Copyright & Media Registration & Protection:
Copyright is a legal term describing ownership of control of the rights to the use and distribution of certain works of creative expression, including books, video, movies, music and computer programs. Historically, copyright law has been enacted to balance the desire of cultures to use and reuse creative works (thus creating “derivative work”) against the desire of the creators of art, literature, music and the like to monetize their work by controlling who can make and sell copies of the work.
To strike this balance, the exclusivity of control is almost always restricted to a set period of years, after which a copyright-protected work reverts to the public domain and may be freely used. Under current law in the U.S., works created after Jan. 1, 1978, are afforded copyright protection for the life of the author plus an additional 70 years. For anonymous, pseudonymous and corporate-owned works, a copyright lasts 95 years from the year of its first publication or a term of 120 years from the year of its creation, whichever expires first.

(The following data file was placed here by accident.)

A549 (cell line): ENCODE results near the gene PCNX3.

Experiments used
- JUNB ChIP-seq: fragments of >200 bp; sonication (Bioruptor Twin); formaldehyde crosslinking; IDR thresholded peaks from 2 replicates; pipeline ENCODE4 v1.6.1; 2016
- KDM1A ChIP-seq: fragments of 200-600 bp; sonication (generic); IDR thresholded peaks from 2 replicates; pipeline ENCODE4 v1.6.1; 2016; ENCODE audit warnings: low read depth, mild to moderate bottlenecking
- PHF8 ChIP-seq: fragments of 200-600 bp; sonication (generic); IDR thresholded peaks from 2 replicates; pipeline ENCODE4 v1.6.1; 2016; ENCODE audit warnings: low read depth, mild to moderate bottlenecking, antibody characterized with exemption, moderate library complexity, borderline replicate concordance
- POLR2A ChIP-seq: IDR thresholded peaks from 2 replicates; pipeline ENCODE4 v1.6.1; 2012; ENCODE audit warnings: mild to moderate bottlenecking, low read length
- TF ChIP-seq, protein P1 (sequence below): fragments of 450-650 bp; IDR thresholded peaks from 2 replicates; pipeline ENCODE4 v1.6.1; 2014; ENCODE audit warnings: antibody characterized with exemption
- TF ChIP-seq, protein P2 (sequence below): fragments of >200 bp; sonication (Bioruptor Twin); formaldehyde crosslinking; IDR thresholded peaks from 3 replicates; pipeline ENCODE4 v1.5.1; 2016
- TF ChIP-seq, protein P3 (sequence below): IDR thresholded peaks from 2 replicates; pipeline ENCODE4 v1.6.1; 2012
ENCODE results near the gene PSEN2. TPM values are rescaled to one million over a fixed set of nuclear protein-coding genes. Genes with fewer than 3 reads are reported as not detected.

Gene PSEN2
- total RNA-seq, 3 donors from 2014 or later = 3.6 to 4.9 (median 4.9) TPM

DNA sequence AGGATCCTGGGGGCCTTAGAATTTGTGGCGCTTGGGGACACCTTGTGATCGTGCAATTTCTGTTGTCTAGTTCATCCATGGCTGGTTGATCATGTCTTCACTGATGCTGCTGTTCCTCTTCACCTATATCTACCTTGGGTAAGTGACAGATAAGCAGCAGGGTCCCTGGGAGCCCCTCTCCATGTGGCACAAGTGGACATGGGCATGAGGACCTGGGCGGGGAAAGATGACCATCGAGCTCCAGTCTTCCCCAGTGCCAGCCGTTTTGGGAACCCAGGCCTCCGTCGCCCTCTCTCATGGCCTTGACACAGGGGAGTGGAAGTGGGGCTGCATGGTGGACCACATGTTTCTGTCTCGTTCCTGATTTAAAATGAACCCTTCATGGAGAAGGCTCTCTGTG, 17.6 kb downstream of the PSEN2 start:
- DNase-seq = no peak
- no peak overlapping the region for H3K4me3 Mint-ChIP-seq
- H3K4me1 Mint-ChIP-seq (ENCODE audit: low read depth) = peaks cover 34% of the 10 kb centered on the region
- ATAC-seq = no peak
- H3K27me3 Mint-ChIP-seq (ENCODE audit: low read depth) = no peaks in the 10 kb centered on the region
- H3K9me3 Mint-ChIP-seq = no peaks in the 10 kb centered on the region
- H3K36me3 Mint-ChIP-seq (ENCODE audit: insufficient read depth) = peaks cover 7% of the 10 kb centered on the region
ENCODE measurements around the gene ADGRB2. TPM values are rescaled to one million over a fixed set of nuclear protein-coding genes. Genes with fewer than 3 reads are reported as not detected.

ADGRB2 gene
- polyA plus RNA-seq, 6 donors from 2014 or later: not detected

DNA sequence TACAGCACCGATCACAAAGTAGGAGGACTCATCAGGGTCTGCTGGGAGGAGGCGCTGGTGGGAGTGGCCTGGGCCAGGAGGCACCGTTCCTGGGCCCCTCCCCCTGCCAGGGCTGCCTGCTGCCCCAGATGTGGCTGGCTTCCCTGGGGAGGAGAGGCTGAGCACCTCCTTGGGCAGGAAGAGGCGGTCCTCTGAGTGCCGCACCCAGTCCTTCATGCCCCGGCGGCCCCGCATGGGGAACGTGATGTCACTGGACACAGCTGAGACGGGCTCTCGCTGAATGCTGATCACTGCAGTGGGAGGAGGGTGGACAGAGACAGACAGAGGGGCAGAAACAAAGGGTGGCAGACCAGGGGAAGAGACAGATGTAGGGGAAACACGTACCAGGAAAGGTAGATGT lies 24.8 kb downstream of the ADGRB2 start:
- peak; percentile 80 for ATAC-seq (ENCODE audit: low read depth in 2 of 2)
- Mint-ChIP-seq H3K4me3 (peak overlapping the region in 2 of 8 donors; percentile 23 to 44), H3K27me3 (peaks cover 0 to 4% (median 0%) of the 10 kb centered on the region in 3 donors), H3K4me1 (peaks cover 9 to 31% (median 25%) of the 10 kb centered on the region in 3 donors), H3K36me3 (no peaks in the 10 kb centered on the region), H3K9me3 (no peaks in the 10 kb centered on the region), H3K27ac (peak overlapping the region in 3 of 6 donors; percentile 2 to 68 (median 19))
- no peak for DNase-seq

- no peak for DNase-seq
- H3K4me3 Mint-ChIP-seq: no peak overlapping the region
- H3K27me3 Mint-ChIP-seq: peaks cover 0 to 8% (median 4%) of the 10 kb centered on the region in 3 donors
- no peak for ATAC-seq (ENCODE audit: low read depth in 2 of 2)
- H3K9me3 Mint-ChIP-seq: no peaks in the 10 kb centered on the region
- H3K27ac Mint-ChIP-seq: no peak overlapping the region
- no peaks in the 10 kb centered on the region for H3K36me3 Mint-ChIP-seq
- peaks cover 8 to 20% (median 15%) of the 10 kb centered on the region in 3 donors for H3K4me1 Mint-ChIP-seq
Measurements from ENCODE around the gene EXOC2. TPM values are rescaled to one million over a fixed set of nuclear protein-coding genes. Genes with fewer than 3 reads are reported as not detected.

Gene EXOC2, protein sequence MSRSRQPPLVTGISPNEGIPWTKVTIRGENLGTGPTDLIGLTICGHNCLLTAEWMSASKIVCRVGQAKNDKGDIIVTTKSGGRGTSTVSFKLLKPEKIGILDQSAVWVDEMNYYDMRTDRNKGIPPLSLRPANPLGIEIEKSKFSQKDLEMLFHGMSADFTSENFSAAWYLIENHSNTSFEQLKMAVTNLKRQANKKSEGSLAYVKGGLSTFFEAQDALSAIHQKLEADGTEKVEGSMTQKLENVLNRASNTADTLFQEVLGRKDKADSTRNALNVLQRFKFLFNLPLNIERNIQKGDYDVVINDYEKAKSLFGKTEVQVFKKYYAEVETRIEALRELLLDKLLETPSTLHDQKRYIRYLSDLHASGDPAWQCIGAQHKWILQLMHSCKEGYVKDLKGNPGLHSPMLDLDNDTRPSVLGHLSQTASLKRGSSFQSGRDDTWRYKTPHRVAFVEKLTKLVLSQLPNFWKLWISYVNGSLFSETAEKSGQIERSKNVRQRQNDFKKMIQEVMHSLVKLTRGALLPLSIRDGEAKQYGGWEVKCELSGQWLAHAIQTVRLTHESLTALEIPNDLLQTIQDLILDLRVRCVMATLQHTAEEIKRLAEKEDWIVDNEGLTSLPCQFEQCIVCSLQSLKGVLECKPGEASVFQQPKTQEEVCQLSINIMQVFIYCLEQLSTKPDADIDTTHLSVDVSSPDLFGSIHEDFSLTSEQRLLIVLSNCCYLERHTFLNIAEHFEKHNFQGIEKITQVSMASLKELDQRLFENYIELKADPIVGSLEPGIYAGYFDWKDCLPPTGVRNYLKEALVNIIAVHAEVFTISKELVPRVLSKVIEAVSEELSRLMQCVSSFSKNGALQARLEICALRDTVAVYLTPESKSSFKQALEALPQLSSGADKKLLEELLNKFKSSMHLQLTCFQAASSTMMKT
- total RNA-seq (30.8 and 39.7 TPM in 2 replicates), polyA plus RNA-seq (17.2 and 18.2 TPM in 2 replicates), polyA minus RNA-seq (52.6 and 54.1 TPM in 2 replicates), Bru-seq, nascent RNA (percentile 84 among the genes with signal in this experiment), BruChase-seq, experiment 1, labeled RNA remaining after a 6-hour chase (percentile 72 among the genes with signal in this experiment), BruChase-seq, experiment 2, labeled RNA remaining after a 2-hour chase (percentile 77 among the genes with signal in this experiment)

The copyright holder is often a company or corporation. If a work is created as a component of employment (“work for hire”), then the copyright for the work defaults to the employer.